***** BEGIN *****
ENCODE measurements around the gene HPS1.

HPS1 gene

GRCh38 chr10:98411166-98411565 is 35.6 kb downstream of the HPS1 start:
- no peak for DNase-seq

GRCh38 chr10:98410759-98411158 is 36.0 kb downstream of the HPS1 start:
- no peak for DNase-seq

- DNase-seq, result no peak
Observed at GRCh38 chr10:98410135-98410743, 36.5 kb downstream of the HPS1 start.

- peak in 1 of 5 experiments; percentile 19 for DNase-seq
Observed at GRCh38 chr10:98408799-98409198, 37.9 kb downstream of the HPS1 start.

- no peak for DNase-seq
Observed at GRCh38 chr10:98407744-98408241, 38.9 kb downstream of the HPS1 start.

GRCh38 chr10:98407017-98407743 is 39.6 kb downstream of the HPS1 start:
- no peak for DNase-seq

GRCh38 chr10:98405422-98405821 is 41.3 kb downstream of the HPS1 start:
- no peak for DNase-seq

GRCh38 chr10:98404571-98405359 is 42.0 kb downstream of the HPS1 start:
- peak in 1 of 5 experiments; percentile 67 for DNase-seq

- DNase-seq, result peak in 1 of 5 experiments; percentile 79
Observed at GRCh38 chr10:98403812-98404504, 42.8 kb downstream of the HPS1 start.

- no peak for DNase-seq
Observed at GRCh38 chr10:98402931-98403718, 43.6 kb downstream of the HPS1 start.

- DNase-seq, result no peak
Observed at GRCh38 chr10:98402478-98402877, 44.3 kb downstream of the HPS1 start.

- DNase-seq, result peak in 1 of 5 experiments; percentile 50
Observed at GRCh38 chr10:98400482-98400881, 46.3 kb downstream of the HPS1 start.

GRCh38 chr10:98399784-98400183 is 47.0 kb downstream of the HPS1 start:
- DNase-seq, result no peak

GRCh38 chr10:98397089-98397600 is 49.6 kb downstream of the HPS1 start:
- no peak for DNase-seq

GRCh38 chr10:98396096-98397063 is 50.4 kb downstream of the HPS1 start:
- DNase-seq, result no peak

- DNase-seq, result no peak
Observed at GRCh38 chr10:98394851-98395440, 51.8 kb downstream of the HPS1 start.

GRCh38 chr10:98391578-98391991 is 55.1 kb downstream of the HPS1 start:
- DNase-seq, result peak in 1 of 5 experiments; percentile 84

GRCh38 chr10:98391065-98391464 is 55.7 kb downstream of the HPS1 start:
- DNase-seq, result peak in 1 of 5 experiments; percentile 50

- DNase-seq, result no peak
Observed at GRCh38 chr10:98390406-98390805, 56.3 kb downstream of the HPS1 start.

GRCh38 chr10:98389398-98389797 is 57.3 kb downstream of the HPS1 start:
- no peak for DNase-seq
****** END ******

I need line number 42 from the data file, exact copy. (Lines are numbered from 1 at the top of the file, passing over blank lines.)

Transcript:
- no peak for DNase-seq